Furthermore, as a person who volunteers at and has been trained to work at zoos, I can tell you from personal experience that the HSUS is one of the Animal Rights groups we have to continually protect ourselves against (legally). Sadly, most people, including other zoo keepers, support the HSUS because they believe that it is the parent organization for their local animal shelters, which they are not. Wiedspread ignorance of that aside, consider that veterinary boards opposed Prop 2 in California (2008 election), while the HSUS was the leader in campaigning for it. For those of you who aren't familiar with the terms, veterinarians are almost always consider themselves animal welfare, not animal rights. If this was an animal welfare issue, then why oppose Prop 2? Lastly, I have sources that I plan to cite that note the close relationships between top HSUS officials (including Wayne Pacelle) and top members of PETA, as well as information about numerous former PETA employees that have been hired by the HSUS.
I don't want to start an edit war, but the HSUS makes sure that it's name is tied with local animal shelters (which they are not) and that they are distanced from not-so-popular groups such as PETA (with which they share close ties). The HSUS is essentially the right arm of PETA, and I would not be surprised if their employees and/or supporters troll Wiki to keep their name clean. When it comes to animal rights and animal welfare there is a lot of misinformation and NPOV issues on Wiki. Personally, I'm busy re-writing and promoting numerous lemur pages. Maybe when I'm done, I'll have time to help with this problem... although it will likely result in me getting labeled as someone who starts edit wars. Just remember NPOV and that Wiki is not the tool of one side or another. –Visionholder (talk) 15:04, 16 August 2009 (UTC)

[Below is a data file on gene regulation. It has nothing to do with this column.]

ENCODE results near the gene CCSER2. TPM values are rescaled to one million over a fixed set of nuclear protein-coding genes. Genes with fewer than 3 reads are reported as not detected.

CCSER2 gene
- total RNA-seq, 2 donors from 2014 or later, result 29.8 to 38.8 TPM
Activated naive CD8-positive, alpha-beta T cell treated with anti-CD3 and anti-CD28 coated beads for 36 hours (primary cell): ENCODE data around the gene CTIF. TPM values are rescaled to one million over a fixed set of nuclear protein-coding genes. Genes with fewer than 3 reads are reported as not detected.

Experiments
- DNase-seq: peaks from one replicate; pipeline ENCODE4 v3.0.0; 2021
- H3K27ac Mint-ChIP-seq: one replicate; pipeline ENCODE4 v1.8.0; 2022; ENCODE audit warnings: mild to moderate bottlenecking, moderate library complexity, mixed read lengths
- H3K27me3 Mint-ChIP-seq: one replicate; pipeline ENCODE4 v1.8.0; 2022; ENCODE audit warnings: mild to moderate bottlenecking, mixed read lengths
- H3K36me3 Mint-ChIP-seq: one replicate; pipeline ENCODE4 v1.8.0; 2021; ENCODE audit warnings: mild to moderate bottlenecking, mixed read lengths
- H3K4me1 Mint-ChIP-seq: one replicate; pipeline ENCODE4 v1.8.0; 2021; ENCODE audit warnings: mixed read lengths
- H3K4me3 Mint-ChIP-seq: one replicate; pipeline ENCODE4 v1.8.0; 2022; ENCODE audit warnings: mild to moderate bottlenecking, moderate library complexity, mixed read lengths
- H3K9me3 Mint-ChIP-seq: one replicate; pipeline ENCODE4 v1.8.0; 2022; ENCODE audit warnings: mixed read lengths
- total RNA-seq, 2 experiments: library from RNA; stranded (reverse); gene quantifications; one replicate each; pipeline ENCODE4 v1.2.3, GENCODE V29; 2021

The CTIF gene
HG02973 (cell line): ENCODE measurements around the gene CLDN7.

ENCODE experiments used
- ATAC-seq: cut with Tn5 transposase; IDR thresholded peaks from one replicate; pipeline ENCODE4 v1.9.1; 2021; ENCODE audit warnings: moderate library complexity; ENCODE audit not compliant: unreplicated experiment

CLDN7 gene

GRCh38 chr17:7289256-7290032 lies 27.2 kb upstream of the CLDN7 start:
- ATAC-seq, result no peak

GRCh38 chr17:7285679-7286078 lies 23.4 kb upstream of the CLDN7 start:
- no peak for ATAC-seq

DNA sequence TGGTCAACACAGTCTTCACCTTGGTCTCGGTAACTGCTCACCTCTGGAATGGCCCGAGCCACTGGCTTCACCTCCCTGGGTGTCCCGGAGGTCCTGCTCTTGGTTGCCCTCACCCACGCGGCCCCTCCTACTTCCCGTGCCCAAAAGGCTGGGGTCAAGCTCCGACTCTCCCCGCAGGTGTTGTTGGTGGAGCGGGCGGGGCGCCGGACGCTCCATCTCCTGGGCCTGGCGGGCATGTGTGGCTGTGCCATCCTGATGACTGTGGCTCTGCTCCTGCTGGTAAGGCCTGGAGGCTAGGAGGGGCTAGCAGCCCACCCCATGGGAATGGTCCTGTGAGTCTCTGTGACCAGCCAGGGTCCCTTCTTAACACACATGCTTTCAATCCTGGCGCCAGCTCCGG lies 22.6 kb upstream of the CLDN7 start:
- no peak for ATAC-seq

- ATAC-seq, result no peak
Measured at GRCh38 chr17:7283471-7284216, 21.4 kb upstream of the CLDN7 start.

- Hi Vision, you're right that Wiki needs to protect itself against one side or the other, and what you're doing here is promoting one side, even though I can see you're doing it in good faith, and sincerely believe your POV is correct. That's why we stick to reliable sources. The source you used is an animal researcher, vet, and dairy farmer, who obviously has his own views. We need multiple sources who have no dog in the fight, and who are preferably academics who have studied this area specifically, or a self-description from HSUS itself. As things stand, no reliable source that I have found calls them an AR group, the AR movement does not regard them as AR, they don't see themselves as AR, and none of the work they do or the language they use is that of AR. SlimVirgin talk|contribs 20:48, 1 September 2009 (UTC)